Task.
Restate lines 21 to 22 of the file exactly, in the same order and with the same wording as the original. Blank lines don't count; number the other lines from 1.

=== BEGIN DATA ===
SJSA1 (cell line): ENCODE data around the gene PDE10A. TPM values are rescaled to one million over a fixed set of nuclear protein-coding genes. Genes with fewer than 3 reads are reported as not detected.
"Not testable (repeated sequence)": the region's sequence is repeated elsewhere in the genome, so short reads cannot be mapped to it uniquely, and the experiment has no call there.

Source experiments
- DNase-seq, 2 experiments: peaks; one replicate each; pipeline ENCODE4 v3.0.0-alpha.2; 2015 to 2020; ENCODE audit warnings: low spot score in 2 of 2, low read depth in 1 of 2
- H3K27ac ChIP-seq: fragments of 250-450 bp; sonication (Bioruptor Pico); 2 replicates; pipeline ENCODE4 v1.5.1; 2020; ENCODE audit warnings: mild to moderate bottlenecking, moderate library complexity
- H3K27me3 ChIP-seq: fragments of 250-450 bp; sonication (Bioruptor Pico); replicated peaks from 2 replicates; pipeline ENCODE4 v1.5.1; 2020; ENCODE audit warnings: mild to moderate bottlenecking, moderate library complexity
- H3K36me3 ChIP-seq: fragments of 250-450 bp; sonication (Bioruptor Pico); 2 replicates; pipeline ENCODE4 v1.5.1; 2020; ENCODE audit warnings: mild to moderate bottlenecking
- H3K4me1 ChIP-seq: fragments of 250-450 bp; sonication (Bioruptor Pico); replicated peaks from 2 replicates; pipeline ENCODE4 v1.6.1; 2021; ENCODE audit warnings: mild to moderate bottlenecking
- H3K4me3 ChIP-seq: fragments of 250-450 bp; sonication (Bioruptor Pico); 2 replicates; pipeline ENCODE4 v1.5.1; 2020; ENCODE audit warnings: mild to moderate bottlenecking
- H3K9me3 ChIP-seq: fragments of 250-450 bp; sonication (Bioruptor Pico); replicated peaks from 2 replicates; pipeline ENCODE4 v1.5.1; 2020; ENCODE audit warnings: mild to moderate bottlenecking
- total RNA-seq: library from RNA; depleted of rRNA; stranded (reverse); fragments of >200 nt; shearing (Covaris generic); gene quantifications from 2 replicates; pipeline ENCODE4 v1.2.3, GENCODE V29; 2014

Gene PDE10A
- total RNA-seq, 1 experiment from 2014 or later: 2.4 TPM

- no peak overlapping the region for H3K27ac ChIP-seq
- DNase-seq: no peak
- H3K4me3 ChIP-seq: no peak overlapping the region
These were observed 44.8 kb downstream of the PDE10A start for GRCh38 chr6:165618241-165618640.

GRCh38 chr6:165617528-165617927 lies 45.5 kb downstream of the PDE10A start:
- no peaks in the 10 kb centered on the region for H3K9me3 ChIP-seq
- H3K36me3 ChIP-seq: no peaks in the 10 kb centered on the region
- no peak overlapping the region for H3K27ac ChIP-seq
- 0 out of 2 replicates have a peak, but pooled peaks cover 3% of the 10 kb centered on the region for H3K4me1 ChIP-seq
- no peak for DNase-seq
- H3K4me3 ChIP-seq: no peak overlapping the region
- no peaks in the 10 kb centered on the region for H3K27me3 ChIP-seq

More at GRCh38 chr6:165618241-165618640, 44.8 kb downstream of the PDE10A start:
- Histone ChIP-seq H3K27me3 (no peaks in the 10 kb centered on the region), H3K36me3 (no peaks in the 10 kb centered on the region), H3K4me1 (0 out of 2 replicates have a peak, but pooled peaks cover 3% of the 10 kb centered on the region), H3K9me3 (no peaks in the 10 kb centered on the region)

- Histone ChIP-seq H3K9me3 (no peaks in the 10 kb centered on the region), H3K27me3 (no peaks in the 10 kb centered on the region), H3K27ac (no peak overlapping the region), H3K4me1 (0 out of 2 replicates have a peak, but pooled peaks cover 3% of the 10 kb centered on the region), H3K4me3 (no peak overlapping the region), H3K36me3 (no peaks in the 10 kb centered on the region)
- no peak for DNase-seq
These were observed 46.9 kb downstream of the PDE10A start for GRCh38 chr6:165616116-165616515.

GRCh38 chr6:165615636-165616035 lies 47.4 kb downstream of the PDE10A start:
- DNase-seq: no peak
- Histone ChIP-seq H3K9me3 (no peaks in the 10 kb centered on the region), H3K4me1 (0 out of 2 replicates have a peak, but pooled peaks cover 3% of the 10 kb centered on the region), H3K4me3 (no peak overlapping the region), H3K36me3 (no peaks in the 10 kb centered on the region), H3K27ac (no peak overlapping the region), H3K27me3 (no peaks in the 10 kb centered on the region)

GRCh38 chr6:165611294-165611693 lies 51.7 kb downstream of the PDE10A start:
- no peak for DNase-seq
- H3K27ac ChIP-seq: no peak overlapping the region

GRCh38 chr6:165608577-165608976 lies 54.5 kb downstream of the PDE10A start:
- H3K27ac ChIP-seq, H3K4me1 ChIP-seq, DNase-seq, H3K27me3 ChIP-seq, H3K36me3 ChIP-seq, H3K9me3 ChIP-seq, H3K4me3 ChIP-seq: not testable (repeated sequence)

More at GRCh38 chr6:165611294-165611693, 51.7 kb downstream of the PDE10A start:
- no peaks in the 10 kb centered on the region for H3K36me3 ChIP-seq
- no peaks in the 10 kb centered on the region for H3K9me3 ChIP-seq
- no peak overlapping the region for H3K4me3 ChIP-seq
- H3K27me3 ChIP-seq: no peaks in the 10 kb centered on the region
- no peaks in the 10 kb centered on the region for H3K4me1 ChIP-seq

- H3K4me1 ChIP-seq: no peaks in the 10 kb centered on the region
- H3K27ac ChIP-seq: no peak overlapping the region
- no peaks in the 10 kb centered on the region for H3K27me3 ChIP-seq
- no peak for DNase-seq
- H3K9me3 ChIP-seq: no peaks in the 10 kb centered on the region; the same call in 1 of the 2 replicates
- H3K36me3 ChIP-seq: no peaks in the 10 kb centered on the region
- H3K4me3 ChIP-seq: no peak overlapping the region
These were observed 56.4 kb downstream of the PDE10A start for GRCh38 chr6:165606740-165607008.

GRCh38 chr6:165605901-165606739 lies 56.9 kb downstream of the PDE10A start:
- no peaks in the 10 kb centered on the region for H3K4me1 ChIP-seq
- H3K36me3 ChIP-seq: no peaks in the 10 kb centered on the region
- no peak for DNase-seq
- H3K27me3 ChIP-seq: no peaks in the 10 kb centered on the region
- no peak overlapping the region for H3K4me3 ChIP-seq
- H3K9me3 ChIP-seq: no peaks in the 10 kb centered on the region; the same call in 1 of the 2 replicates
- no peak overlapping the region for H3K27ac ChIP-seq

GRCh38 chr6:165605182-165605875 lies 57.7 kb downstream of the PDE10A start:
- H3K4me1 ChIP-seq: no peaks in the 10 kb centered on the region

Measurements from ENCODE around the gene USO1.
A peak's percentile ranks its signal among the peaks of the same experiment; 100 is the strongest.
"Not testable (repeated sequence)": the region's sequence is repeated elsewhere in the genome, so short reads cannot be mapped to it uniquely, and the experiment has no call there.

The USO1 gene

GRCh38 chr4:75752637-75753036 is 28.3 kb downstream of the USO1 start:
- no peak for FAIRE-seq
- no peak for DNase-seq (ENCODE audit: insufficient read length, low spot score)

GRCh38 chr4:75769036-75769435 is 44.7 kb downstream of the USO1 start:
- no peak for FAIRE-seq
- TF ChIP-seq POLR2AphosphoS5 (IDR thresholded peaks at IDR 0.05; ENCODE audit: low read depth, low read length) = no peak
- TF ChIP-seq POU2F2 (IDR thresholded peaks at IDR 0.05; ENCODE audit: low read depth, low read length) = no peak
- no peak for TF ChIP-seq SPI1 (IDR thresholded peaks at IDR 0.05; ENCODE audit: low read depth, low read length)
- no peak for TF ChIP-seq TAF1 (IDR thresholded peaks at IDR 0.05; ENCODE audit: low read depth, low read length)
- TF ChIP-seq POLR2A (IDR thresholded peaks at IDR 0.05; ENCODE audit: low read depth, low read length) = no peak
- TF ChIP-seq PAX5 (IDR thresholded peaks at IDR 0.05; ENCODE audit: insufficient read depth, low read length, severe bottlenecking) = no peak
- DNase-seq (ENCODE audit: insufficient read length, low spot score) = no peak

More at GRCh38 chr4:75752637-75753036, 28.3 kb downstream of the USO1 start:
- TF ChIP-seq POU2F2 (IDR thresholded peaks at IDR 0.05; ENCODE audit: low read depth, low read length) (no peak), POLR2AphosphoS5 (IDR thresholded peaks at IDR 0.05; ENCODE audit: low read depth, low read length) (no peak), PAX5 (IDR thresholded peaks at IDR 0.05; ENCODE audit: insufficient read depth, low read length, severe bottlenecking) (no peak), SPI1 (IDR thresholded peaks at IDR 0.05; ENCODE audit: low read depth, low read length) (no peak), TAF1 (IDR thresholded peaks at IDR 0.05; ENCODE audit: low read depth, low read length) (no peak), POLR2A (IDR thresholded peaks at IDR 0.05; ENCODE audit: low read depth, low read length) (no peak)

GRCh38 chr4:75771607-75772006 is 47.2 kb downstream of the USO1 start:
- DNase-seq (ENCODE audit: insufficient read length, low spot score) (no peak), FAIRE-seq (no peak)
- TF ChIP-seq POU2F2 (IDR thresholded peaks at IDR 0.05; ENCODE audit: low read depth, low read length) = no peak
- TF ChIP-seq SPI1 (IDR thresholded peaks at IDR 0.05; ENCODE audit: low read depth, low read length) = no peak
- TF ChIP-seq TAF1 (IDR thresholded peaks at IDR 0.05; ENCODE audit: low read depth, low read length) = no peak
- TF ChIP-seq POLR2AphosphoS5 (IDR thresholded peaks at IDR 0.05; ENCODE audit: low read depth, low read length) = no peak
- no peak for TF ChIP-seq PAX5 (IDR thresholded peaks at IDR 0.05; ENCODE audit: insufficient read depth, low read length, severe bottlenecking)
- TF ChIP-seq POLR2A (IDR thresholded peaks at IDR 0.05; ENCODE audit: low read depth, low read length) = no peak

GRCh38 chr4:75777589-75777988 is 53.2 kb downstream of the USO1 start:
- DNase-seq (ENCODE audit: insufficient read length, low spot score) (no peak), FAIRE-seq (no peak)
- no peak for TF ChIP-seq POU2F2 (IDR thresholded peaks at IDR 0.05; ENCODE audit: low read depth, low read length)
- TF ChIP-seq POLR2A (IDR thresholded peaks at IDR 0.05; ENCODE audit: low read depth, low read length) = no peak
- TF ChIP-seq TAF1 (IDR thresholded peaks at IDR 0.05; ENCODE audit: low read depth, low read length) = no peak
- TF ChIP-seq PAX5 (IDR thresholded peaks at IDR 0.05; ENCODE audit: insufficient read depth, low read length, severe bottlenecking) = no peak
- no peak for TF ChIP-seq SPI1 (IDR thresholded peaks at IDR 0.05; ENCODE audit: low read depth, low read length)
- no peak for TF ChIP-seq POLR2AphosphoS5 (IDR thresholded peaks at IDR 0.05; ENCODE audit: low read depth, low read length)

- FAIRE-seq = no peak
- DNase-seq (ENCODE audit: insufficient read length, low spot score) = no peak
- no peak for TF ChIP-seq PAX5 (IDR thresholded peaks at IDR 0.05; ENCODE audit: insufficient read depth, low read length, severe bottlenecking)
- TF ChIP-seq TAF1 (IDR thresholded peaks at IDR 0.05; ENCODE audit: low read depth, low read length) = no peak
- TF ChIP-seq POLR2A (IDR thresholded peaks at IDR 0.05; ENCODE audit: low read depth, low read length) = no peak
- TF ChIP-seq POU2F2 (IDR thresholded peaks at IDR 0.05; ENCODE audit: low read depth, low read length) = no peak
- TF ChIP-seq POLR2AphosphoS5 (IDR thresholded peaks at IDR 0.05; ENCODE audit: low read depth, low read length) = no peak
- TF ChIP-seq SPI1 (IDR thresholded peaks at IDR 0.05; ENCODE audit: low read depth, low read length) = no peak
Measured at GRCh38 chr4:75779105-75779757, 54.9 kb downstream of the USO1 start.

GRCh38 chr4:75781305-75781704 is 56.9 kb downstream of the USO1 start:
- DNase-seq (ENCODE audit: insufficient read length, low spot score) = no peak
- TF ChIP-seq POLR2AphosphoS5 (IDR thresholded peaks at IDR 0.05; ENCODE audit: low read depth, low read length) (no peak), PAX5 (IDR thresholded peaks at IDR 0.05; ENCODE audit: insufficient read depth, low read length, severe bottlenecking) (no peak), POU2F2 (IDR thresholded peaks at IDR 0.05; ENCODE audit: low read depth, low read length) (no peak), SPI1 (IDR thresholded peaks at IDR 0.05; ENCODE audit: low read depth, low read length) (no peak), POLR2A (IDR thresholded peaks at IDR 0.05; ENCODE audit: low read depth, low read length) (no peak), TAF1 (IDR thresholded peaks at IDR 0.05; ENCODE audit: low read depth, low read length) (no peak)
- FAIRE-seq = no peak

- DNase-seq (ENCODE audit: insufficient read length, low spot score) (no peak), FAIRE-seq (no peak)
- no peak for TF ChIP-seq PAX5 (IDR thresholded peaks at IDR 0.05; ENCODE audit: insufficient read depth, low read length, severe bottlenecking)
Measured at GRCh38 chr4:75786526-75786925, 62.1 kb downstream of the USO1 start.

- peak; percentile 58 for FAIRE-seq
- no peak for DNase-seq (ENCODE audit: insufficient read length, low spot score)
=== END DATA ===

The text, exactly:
- no peak overlapping the region for H3K27ac ChIP-seq
- 0 out of 2 replicates have a peak, but pooled peaks cover 3% of the 10 kb centered on the region for H3K4me1 ChIP-seq